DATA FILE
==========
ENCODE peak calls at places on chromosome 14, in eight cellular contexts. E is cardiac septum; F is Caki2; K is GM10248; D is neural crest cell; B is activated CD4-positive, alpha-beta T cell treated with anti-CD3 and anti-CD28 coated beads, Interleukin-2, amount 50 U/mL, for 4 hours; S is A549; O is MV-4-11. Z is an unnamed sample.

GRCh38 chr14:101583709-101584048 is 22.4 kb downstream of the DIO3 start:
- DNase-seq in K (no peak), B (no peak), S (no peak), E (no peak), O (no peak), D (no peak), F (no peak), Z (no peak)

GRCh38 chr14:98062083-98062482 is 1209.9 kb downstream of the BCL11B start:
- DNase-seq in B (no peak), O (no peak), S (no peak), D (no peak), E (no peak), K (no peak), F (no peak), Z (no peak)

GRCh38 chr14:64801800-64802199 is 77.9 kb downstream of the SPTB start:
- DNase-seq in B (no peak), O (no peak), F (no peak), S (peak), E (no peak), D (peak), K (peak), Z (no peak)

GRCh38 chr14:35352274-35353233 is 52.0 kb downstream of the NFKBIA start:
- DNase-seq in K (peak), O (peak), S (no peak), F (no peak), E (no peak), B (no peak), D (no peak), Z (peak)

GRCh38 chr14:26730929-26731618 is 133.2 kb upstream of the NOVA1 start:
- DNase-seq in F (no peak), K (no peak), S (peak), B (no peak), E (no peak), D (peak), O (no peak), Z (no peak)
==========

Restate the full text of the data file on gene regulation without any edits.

ENCODE peak calls at places on chromosome 14, in eight cellular contexts. E is cardiac septum; F is Caki2; K is GM10248; D is neural crest cell; B is activated CD4-positive, alpha-beta T cell treated with anti-CD3 and anti-CD28 coated beads, Interleukin-2, amount 50 U/mL, for 4 hours; S is A549; O is MV-4-11. Z is an unnamed sample.

GRCh38 chr14:101583709-101584048 is 22.4 kb downstream of the DIO3 start:
- DNase-seq in K (no peak), B (no peak), S (no peak), E (no peak), O (no peak), D (no peak), F (no peak), Z (no peak)

GRCh38 chr14:98062083-98062482 is 1209.9 kb downstream of the BCL11B start:
- DNase-seq in B (no peak), O (no peak), S (no peak), D (no peak), E (no peak), K (no peak), F (no peak), Z (no peak)

GRCh38 chr14:64801800-64802199 is 77.9 kb downstream of the SPTB start:
- DNase-seq in B (no peak), O (no peak), F (no peak), S (peak), E (no peak), D (peak), K (peak), Z (no peak)

GRCh38 chr14:35352274-35353233 is 52.0 kb downstream of the NFKBIA start:
- DNase-seq in K (peak), O (peak), S (no peak), F (no peak), E (no peak), B (no peak), D (no peak), Z (peak)

GRCh38 chr14:26730929-26731618 is 133.2 kb upstream of the NOVA1 start:
- DNase-seq in F (no peak), K (no peak), S (peak), B (no peak), E (no peak), D (peak), O (no peak), Z (no peak)